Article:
Our study objective was to evaluate the attitudes of first year medical students toward the health care system using a self administered questionnaire to all first year medical students at the medical schools in the University of California system. Of 631 students surveyed, 94% comleted the instrument. Students were asked about their attitudes toward and familiarity with concepts in health services, access to care, and managed care. Our findings indicated that most students were unfamiliar with concepts related to health services. Students were concerned about access to care; sixty-six percent of students favor a national health insurance plan. A majority of students supported allowing patients access to the current health care system regardless of the cost or utility of a medical test or procedure. Thirty-nine percent felt that rationing health care in any form (transplants, access to the intensive care unit, etc.) is contrary to the way medicine should be practiced. 72% felt that practicing physicians had a major responsibility to help reduce health care costs. When asked about specific changes intended to control health costs, students identified reform of medical malpractice system (63%) and increased spending on preventive health (60%) as the two proposals most likely to be effective. Students generally held negative attitudes toward managed care organizations; only 10% would chose to receive their care in HMOs. We conclude that first year medical students generally have little understanding of the health care system. Despite this, they hold strong opinions about access to care, managed care organizations and strategies intended to reduce health care spending. It is up to medical educators to find creative methods of introducing these content areas into an already bulging curriculum.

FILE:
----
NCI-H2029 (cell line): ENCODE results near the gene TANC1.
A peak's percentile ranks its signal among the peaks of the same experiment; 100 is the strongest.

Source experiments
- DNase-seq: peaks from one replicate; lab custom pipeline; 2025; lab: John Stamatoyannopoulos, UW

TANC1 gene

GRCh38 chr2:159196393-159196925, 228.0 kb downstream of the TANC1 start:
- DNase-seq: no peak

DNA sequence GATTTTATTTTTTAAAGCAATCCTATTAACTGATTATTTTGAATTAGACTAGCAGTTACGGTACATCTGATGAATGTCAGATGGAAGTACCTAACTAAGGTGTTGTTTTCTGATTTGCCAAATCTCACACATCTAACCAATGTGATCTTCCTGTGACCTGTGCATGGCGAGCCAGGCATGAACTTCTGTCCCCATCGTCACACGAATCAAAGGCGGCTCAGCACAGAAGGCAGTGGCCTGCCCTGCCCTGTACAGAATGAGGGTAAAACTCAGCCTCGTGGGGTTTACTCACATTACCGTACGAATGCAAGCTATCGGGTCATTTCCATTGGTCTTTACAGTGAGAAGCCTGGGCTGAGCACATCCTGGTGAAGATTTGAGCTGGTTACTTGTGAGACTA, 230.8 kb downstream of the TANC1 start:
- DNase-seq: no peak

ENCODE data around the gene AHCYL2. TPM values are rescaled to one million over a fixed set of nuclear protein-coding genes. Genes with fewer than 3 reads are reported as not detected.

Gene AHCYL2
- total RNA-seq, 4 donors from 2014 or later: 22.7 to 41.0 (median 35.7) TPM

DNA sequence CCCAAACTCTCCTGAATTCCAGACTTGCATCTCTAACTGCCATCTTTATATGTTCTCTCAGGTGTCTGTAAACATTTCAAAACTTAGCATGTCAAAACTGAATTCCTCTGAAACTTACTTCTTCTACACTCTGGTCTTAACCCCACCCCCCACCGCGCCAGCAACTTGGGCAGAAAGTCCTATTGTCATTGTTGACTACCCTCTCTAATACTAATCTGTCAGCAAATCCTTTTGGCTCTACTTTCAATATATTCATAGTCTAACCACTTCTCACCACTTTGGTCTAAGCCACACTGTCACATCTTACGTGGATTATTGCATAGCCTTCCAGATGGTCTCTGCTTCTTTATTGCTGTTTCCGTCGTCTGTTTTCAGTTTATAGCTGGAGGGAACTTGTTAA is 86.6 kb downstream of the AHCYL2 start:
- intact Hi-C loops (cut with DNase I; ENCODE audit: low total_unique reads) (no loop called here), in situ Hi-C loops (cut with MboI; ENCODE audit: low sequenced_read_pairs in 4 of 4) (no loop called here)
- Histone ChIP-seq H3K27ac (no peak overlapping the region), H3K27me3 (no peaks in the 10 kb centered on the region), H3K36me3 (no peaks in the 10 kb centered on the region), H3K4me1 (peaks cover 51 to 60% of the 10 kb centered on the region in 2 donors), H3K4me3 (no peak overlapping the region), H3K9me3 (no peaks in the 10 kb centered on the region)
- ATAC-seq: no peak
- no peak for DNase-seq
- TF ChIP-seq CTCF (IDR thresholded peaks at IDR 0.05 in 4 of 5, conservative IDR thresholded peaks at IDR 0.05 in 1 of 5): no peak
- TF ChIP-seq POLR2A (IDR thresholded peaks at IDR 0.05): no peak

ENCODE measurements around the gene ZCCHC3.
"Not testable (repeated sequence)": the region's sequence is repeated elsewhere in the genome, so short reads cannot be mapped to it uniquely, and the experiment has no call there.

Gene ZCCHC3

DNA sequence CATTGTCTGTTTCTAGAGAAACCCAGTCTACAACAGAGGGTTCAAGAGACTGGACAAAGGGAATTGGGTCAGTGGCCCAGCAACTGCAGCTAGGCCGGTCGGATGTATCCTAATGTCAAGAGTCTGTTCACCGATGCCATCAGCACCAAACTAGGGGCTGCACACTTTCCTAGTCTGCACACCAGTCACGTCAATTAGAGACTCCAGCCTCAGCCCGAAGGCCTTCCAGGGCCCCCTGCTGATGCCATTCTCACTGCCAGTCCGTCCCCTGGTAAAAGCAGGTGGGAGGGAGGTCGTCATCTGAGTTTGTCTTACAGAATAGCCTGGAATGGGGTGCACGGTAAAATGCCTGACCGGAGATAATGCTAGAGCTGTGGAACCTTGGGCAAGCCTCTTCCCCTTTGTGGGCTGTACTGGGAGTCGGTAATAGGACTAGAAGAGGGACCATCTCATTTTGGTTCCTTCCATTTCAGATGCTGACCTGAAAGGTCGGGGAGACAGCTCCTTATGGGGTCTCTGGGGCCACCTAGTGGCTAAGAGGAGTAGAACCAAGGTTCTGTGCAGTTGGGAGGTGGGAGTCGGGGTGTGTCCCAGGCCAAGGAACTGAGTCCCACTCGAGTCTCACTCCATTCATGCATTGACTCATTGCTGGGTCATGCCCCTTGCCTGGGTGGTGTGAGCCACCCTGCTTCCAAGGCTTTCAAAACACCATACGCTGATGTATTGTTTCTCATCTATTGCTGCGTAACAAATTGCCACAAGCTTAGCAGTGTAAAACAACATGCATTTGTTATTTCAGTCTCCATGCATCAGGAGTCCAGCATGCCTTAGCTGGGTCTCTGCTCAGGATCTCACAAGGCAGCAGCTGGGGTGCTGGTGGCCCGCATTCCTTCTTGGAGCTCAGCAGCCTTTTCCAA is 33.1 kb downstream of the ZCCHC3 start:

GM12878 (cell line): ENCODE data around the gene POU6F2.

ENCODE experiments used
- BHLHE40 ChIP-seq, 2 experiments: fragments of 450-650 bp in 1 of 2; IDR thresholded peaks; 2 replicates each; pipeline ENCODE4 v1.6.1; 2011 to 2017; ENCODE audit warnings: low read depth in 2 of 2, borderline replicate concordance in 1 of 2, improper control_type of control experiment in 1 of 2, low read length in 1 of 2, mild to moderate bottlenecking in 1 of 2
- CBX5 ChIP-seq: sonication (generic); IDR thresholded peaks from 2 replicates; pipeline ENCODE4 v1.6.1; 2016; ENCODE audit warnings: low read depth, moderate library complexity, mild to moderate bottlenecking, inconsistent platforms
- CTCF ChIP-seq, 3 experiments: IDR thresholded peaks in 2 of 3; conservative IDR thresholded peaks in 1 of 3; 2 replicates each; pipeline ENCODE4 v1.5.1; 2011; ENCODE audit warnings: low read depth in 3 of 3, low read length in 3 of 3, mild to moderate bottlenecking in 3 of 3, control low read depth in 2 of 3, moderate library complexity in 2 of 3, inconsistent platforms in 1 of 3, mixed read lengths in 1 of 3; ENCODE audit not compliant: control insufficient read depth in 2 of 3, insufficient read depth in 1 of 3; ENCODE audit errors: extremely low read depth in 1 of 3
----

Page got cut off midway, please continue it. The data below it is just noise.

ASJC Scopus subject areas
- Health Professions(all)
- Health(social science)
- Public Health, Environmental and Occupational Health